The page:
Kamis, 12 Mei 2016

Travel Diaries: Solo, Central Java


Solo, Central Java

Mother Aji Pragina Gong, the star of the Pakualaman Palace’s classical dance performance on opening night. 
Last month I went to Surakarta (Solo) in Central Java for the annual dance festival at Institut Kesenian Indonesia (ISI). This year the line up featured 250 dance troupes from all parts of Indonesia (see full story in following article).
Solo has always been my favourite city in java as the culture, the palaces and the people are so super-refined. The city is also close to my favourite late Majapahit era temples, Candi Ceto and Candi Sukuh.
But this trip was about urban tourism and it must be said, Solo has really picked up its game. There are now dozens of budget boutique hotels and a new stylish airport (not too busy) and special zero-traffic night markets with permanent stalls selling the most delicious Solonese food.Wisata Kuliner as it is called.
I stayed at the delightful Aziza Syariah Hotel in the Pasar Kliwon district near ISI and thoroughly enjoyed the immersion in Middle Eastern culture.

The dining room of Hotel Azizah Syariah, Pasar Kliwon, Solo
Pond-side vendor at ISI Kampus Kampung
My guide Andi Pranata from ISI, at the Jalan P.G.S.,
Pasar Kliwon,  food street
Just across the road from the Aziza is the Batik wholesale market (PGS) where an unbelievable array of bargains can be found — both cloth lengths and batik clothes.
At night the traffic in town reduces to a small town pace and all the food stalls come out — its pedestrian heaven. Solo specialize in European-Javanese fusion food (steak and chips and lodeh) plus some subtle local dishes such as Nasi Liwet and the iconic serabi pancakes.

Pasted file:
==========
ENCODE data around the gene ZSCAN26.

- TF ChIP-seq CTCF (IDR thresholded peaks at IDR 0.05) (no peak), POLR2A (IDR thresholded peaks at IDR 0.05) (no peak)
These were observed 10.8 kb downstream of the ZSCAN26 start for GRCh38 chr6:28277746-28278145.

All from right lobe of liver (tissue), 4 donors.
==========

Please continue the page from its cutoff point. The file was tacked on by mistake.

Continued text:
Between visits to the sprawling ISI Kampus, I visited the late Panembahan. Harjonegoro’s home, now a private museum in Jalan Kratonan and marvelled at the late batik maestro’s collection of statues from the Javanese classical Hindu era, and his exquisite pavilions and furniture.
My visit to Solo also coincided with the Jumenengan ceremonies celebrating the coronation of the Sunan Pakubuwono XIII at the keraton.
I got to witness the beautiful Bedhaya Ketawang dance held in the vast white marble-floored pavilion in front of the Sunan, who sits on his throne in the Dalem pavilion. Magical, medieval pageantry surrounds the rituals.

With K.R.T. John Miksic, principal author of ‘Kraton Surakarta’,  at the Jumenengan, Kraton Surakarta 29th April 2016
Bedhaya Ketawang dancers at the Kraton Palace, 29th April 2016
The next big kraton palace event is on Suro, the first day of the Muslim year 2nd, October, when Kyai Selamat, the white water buffalo, Solo’s mystical mascot, is paraded around town.
The Alila Solo is the best hotel near the kraton, or the charming heritage Art Deco Roemahku where I usually stay.
For lovers of Javanese dance there are often Wayang Wong performances at the Sriwedari Culture Park in the middle of town, or dance rehearsals daily at the Mangkunegaran, where the present crown prince GPH Paudrakarna is a budding choreographer.
There are now many direct flights from Jakarta to Solo and Air Asia service from Bali four times a week.

Drs. Nyoman Putra, a teacher at ISI Solo, giving a speech before the start of the festival
28 April 2016: Aziza Islamic Boutique Hotel, Solo
The pretty Middle Eastern God music played all night on the ceiling speaker. I can’t find the off switch. I woke and typed in the wi-fi password (Islamic hotel) and took a camel to the coffee shop wakakak. There's not a batik or Javanese motif in sight.
Has Central Javanese culture been absconded by theologians?